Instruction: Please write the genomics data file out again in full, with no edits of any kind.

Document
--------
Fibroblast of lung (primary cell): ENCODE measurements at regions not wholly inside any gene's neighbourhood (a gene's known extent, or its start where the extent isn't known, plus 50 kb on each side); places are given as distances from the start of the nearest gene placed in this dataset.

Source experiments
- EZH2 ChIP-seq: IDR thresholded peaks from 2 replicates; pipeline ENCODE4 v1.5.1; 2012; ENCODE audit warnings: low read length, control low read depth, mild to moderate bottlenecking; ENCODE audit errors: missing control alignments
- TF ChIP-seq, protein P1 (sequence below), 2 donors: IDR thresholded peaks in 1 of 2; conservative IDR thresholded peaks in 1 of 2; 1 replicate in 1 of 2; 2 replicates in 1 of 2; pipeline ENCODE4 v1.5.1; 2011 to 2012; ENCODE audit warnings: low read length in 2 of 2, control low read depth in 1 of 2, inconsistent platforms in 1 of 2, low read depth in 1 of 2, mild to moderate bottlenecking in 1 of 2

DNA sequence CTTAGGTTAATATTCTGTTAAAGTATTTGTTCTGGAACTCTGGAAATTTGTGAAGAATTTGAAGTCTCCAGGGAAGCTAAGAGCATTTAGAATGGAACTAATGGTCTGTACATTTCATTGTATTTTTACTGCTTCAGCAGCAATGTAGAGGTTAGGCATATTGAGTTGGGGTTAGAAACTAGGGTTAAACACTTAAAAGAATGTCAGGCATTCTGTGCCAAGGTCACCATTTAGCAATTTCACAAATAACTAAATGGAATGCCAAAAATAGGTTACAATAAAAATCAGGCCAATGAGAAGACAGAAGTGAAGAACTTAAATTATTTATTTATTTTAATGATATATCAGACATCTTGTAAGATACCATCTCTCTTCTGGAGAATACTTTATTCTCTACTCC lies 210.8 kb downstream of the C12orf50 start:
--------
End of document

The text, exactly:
Fibroblast of lung (primary cell): ENCODE measurements at regions not wholly inside any gene's neighbourhood (a gene's known extent, or its start where the extent isn't known, plus 50 kb on each side); places are given as distances from the start of the nearest gene placed in this dataset.

Source experiments
- EZH2 ChIP-seq: IDR thresholded peaks from 2 replicates; pipeline ENCODE4 v1.5.1; 2012; ENCODE audit warnings: low read length, control low read depth, mild to moderate bottlenecking; ENCODE audit errors: missing control alignments
- TF ChIP-seq, protein P1 (sequence below), 2 donors: IDR thresholded peaks in 1 of 2; conservative IDR thresholded peaks in 1 of 2; 1 replicate in 1 of 2; 2 replicates in 1 of 2; pipeline ENCODE4 v1.5.1; 2011 to 2012; ENCODE audit warnings: low read length in 2 of 2, control low read depth in 1 of 2, inconsistent platforms in 1 of 2, low read depth in 1 of 2, mild to moderate bottlenecking in 1 of 2

DNA sequence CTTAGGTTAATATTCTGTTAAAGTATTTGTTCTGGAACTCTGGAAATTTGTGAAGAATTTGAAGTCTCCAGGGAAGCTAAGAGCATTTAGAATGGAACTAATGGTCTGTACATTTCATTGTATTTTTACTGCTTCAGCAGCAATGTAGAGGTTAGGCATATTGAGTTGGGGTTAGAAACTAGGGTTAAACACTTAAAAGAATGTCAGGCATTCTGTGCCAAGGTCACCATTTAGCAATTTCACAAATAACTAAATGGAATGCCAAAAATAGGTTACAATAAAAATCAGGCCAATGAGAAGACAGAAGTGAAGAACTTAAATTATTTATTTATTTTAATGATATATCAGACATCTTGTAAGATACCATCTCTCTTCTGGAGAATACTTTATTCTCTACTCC lies 210.8 kb downstream of the C12orf50 start: